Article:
Newly released bodycam video of the October attack on Paul Pelosi sheds light on what appeared to be right and wrong with the NBC News report that was mysteriously retracted last year.
NBC News reporter Miguel Almaguer went viral days after the attack when he implied Pelosi, husband of former House Speaker Nancy Pelosi, might not have been in immediate danger when police arrived at his San Francisco home the night he was assaulted by suspect David DePape. Almaguer’s report contradicted the mainstream narrative and was quickly scrubbed from the internet by NBC News without an explanation aside from a brief line about it not meeting standards.
Almaguer was then vanished from NBC News for several weeks, but the network refused to confirm he was suspended with an on-the-record comment, and media insiders were baffled by NBC News’ lack of transparency on the issue.
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Almaguer’s retracted report stated that officers were seemingly unaware they were called to the San Francisco residence of Pelosi. This tidbit is unclear from the bodycam footage, but responding officers did not mention Pelosi or indicate they were aware of who lived at the residence.
Almaguer then noted that after a “knock and announce,” the front door was opened by Pelosi, who “did not immediately declare an emergency or leave his home.” This was true, as Pelosi opened the door, and didn’t declare an emergency or exit the residence.
However, Pelosi appeared to be under duress; DePape was holding his arm, and police were responding to a 911 call when they arrived. Pelosi appeared to be holding a can of a beverage in his left hand, while his right hand was trying to grip the hammer DePape was holding.
Almaguer also reported that Pelosi “walked several feet” back towards the assailant and away from police. This was inaccurate, as Pelosi and DePape were standing next to each other as the door opened.
NBC News did not immediately respond when asked if Almaguer’s claim that Pelosi “walked several feet” back towards DePape was the justification for retracting the report.
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Almaguer did not respond to a request for comment.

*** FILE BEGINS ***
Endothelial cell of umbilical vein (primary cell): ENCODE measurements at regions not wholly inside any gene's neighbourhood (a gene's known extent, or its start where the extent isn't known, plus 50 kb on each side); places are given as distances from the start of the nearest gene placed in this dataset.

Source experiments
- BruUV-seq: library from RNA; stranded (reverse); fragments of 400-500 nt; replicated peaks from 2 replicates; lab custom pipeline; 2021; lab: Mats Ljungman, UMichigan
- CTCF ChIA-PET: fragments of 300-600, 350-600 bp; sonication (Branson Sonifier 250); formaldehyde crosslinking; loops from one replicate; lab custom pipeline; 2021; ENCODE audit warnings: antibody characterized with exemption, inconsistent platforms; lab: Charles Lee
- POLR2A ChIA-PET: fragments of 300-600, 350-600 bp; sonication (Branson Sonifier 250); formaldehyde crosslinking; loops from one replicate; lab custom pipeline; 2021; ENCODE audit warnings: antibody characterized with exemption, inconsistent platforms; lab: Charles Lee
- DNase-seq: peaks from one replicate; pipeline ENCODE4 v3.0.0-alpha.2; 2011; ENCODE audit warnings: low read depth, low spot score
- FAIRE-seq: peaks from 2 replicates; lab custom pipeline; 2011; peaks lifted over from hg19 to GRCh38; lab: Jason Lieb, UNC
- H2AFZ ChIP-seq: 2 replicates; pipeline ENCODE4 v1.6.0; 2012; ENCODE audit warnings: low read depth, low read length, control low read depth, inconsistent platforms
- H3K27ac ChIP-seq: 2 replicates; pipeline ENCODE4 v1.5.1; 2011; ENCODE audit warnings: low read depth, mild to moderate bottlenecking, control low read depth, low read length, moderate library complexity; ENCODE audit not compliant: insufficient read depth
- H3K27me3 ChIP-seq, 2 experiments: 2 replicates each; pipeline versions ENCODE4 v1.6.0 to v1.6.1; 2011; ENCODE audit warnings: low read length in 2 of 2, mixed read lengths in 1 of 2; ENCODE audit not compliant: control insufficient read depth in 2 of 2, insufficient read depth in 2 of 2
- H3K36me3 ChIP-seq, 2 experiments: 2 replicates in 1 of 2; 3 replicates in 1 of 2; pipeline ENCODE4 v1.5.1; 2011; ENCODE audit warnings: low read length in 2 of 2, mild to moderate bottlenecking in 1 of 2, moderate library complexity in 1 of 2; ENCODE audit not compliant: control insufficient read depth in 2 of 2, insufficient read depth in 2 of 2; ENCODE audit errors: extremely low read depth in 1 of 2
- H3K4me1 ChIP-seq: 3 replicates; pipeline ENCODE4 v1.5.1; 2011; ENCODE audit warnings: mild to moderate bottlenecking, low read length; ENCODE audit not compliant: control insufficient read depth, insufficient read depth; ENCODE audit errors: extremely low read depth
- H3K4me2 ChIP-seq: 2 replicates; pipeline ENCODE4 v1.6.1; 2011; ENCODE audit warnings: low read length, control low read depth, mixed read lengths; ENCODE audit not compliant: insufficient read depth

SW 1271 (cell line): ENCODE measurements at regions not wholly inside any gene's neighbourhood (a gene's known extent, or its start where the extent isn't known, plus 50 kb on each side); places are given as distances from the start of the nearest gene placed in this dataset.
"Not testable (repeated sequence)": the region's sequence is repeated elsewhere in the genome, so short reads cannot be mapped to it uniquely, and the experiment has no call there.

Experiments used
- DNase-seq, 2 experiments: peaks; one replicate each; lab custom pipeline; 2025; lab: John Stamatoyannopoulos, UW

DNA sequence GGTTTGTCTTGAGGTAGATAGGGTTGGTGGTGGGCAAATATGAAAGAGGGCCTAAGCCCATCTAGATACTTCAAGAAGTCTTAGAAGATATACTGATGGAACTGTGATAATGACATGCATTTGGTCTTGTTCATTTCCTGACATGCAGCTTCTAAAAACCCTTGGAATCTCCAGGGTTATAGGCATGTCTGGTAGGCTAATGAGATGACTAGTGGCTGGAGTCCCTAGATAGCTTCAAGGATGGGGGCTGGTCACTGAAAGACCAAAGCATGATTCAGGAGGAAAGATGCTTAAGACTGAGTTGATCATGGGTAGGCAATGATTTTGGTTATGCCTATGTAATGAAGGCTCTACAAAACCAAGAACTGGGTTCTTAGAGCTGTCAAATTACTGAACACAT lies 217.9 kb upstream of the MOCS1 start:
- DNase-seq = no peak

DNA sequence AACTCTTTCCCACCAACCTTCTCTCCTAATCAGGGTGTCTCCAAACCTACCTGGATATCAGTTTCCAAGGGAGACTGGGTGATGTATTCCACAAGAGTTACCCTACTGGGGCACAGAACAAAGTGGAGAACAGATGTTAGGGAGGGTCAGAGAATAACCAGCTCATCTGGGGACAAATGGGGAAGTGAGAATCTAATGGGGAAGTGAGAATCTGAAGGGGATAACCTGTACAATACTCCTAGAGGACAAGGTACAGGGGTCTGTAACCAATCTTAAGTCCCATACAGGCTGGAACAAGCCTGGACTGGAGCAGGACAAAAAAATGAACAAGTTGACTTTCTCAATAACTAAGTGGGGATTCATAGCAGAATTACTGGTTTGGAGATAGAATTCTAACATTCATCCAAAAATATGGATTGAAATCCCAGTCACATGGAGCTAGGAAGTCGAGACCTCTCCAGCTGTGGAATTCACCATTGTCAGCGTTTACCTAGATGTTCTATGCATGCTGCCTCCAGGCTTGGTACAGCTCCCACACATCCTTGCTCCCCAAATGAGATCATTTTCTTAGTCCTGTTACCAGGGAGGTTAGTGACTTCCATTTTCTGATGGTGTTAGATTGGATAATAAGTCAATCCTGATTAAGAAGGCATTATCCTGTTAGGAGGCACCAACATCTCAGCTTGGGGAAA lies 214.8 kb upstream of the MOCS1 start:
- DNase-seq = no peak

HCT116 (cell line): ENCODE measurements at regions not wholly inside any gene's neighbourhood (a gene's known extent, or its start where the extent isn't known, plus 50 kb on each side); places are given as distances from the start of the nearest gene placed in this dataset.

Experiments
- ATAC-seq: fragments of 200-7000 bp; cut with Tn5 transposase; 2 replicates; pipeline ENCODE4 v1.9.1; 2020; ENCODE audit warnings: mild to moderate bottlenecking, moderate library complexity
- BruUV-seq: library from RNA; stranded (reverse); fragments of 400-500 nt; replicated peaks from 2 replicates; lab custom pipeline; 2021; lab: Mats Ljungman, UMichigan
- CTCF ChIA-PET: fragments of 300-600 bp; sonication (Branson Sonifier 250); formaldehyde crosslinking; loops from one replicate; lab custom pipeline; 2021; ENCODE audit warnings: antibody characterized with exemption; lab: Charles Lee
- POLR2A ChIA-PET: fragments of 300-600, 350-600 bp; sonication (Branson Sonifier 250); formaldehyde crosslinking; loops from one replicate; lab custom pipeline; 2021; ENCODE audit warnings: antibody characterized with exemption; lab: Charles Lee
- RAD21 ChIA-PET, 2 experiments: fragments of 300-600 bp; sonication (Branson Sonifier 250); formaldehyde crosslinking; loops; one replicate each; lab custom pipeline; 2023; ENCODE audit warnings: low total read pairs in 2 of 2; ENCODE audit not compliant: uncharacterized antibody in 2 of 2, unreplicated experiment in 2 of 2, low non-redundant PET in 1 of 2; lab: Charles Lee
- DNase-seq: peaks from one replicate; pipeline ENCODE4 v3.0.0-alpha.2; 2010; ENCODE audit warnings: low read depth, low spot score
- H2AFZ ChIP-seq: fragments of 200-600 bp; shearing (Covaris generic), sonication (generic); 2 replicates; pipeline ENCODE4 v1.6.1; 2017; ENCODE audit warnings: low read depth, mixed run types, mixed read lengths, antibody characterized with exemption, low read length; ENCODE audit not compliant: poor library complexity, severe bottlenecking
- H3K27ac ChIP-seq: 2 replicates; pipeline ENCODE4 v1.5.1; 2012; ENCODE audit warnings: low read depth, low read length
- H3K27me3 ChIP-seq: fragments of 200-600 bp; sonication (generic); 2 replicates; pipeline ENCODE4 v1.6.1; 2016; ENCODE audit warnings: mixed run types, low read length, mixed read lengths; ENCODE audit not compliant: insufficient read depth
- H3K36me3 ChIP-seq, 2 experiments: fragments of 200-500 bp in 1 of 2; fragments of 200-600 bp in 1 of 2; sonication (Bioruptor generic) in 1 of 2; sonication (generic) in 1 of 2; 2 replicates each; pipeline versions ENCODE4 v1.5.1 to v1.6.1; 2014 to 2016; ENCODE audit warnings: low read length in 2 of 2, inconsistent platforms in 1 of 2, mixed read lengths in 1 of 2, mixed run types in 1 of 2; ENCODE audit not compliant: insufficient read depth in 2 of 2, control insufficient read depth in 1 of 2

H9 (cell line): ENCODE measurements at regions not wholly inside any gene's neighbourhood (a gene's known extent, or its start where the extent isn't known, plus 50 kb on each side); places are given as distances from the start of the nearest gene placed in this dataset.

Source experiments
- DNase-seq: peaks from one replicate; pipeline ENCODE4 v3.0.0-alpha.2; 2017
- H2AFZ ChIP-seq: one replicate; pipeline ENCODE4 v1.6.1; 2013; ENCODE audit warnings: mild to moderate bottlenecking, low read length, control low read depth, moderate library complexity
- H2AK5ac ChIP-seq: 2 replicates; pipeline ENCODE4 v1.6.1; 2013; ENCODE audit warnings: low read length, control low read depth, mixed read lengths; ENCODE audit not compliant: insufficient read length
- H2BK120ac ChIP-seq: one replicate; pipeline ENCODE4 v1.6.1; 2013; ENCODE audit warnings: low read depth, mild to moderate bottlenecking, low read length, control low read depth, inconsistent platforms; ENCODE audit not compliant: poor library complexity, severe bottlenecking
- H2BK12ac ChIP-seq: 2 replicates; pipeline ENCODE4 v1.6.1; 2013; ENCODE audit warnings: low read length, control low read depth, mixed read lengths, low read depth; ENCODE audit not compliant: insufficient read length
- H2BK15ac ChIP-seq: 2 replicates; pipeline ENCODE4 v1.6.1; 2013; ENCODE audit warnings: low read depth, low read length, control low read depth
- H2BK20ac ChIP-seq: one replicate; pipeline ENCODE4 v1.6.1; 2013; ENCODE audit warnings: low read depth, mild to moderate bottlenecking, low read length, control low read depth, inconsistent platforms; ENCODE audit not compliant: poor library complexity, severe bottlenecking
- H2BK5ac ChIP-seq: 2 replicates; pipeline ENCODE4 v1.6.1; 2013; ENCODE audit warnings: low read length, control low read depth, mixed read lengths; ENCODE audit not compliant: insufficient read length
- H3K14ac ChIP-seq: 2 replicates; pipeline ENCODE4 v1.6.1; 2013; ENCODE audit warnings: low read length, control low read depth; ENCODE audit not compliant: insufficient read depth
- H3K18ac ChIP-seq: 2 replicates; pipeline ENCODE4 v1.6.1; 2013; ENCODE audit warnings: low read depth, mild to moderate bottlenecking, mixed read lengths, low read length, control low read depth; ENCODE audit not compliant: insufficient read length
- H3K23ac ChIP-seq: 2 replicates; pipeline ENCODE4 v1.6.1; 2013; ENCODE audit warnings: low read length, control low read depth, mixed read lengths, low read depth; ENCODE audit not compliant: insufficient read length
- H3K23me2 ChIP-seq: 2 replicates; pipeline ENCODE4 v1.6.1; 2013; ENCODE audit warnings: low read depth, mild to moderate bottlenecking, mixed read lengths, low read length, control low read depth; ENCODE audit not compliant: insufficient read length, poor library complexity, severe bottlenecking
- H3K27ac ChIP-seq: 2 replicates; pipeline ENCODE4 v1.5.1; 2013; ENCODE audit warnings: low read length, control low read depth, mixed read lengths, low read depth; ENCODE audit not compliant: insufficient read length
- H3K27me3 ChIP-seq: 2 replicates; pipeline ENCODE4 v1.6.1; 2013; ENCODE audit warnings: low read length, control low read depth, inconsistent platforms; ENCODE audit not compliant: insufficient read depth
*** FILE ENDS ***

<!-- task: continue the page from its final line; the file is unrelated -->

“It’s unclear if the 82-year-old was already injured or what his mental state was,” Almaguer said later in the report.
Almaguer was also accurate when he cited “court documents” that indicated DePape smiled and told officer “everything’s good” but “instantaneously a struggle ensued as police clearly saw David DePape strike Paul Pelosi in the head with a hammer,” as this was confirmed by bodycam footage.
In the video, after police told him to “drop the hammer,” DePape said, “Um, nope.” He then started to tug the hammer out of Pelosi’s attempted grasp, as Pelosi protested, saying, “Hey, hey, hey,” and a second later, DePape attacked him with it.
“After tackling the suspect, officers rushed to Mr. Pelosi, who was lying in a pool of blood,” Almaguer said in another aspect of the retracted report that appeared to be accurate.
“We still don’t know exactly what happened between Mr. Pelosi and the suspect for the 30 minutes they were alone inside that house before police arrived,” Almaguer said at the time.
NBC News did not respond to a series of questions, and it remains unclear what portion of Almaguer’s piece resulted in it being retracted, or if the network felt the tone around a sensitive topic was misleading. An NBC News insider told Fox News Digital in December that the news division was furious the story ever made it to air and that procedural safeguards had been ignored.
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San Francisco County Superior Court made the bodycam footage public after Judge Stephen Murphy denied a request two days earlier by prosecutors to keep it secret. U.S. Capitol Police surveillance footage capturing the moment when DePape allegedly entered the home was also released on Friday. The footage shows DePape scoping out the glass door he allegedly broke to get into the home before disappearing and coming back with two bags, pulling an object out of the smaller bag and moving it into the larger bag.
DePape then appears to retrieve a hammer and use it to break through the glass door to gain entry into the Pelosi home.
DePape has pleaded not guilty to all state charges in the case, including attempted murder, assault with a deadly weapon and elder abuse. He also has pleaded not guilty to federal charges of assaulting an immediate family member of a federal official and attempted kidnapping of a federal officer for the alleged home invasion.
Fox News’ Greg Norman and Houston Keene contributed to this report.
Source: Fox News